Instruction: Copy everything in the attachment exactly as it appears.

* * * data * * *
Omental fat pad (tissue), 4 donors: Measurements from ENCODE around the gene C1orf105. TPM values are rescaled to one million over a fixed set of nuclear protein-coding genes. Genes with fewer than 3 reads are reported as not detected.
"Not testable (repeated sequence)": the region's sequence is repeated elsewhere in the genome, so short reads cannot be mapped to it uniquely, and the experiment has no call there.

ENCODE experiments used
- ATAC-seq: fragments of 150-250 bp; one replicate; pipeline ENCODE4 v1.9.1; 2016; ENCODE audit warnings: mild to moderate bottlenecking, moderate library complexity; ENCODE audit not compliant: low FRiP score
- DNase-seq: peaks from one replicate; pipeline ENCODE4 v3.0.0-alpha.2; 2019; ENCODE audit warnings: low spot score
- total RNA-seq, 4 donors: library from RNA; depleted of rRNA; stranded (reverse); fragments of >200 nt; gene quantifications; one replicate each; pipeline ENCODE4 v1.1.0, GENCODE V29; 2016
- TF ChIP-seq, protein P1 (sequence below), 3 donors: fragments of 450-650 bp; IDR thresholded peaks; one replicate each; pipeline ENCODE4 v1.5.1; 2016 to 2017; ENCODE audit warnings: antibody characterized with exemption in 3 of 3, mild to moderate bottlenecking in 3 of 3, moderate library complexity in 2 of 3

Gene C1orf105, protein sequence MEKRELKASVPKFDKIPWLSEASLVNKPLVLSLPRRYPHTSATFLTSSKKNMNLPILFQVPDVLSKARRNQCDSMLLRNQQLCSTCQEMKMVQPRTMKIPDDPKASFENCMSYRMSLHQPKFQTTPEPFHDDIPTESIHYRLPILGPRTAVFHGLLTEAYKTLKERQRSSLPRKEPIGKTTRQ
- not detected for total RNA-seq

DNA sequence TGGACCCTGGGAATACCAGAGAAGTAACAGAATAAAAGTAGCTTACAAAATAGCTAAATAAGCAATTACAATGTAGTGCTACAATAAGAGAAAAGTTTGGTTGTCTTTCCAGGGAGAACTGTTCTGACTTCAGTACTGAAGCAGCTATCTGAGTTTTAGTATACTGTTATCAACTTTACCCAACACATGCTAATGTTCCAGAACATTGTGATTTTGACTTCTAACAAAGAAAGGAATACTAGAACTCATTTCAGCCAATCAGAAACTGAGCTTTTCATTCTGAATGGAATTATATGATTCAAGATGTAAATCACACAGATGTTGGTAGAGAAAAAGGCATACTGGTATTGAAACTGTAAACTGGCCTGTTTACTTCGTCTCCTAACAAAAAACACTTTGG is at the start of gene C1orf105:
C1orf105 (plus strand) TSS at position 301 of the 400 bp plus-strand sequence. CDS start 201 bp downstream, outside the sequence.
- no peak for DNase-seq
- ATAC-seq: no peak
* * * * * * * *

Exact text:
Omental fat pad (tissue), 4 donors: Measurements from ENCODE around the gene C1orf105. TPM values are rescaled to one million over a fixed set of nuclear protein-coding genes. Genes with fewer than 3 reads are reported as not detected.
"Not testable (repeated sequence)": the region's sequence is repeated elsewhere in the genome, so short reads cannot be mapped to it uniquely, and the experiment has no call there.

ENCODE experiments used
- ATAC-seq: fragments of 150-250 bp; one replicate; pipeline ENCODE4 v1.9.1; 2016; ENCODE audit warnings: mild to moderate bottlenecking, moderate library complexity; ENCODE audit not compliant: low FRiP score
- DNase-seq: peaks from one replicate; pipeline ENCODE4 v3.0.0-alpha.2; 2019; ENCODE audit warnings: low spot score
- total RNA-seq, 4 donors: library from RNA; depleted of rRNA; stranded (reverse); fragments of >200 nt; gene quantifications; one replicate each; pipeline ENCODE4 v1.1.0, GENCODE V29; 2016
- TF ChIP-seq, protein P1 (sequence below), 3 donors: fragments of 450-650 bp; IDR thresholded peaks; one replicate each; pipeline ENCODE4 v1.5.1; 2016 to 2017; ENCODE audit warnings: antibody characterized with exemption in 3 of 3, mild to moderate bottlenecking in 3 of 3, moderate library complexity in 2 of 3

Gene C1orf105, protein sequence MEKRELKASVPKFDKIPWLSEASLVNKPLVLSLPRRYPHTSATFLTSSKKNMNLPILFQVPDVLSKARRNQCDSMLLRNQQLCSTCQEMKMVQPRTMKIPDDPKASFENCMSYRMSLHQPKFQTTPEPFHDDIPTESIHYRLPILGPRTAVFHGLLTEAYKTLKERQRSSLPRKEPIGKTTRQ
- not detected for total RNA-seq

DNA sequence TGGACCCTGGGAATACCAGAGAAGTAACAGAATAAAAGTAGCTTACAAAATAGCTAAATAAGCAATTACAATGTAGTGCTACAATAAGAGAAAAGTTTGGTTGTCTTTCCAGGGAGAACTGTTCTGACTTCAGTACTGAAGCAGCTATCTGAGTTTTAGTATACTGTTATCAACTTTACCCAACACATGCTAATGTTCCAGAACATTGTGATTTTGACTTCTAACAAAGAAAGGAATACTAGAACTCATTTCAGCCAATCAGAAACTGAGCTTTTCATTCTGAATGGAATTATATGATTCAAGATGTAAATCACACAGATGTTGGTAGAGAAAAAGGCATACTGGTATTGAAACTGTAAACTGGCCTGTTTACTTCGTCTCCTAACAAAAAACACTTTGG is at the start of gene C1orf105:
C1orf105 (plus strand) TSS at position 301 of the 400 bp plus-strand sequence. CDS start 201 bp downstream, outside the sequence.
- no peak for DNase-seq
- ATAC-seq: no peak